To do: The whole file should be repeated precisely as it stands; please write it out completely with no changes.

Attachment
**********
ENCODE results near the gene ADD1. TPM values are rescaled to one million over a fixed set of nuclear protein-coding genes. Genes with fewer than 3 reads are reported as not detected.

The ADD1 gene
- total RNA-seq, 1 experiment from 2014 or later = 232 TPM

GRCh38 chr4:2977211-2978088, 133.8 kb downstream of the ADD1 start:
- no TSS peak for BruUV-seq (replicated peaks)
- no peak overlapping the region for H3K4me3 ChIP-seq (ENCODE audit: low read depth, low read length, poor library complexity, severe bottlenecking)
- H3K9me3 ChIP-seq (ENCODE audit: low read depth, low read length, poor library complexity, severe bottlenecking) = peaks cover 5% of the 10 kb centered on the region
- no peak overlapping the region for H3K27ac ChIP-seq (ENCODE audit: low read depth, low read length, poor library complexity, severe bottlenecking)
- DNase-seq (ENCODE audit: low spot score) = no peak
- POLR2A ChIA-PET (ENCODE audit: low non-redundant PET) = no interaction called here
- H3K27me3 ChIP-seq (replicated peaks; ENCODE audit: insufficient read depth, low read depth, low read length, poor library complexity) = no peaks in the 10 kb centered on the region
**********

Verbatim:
ENCODE results near the gene ADD1. TPM values are rescaled to one million over a fixed set of nuclear protein-coding genes. Genes with fewer than 3 reads are reported as not detected.

The ADD1 gene
- total RNA-seq, 1 experiment from 2014 or later = 232 TPM

GRCh38 chr4:2977211-2978088, 133.8 kb downstream of the ADD1 start:
- no TSS peak for BruUV-seq (replicated peaks)
- no peak overlapping the region for H3K4me3 ChIP-seq (ENCODE audit: low read depth, low read length, poor library complexity, severe bottlenecking)
- H3K9me3 ChIP-seq (ENCODE audit: low read depth, low read length, poor library complexity, severe bottlenecking) = peaks cover 5% of the 10 kb centered on the region
- no peak overlapping the region for H3K27ac ChIP-seq (ENCODE audit: low read depth, low read length, poor library complexity, severe bottlenecking)
- DNase-seq (ENCODE audit: low spot score) = no peak
- POLR2A ChIA-PET (ENCODE audit: low non-redundant PET) = no interaction called here
- H3K27me3 ChIP-seq (replicated peaks; ENCODE audit: insufficient read depth, low read depth, low read length, poor library complexity) = no peaks in the 10 kb centered on the region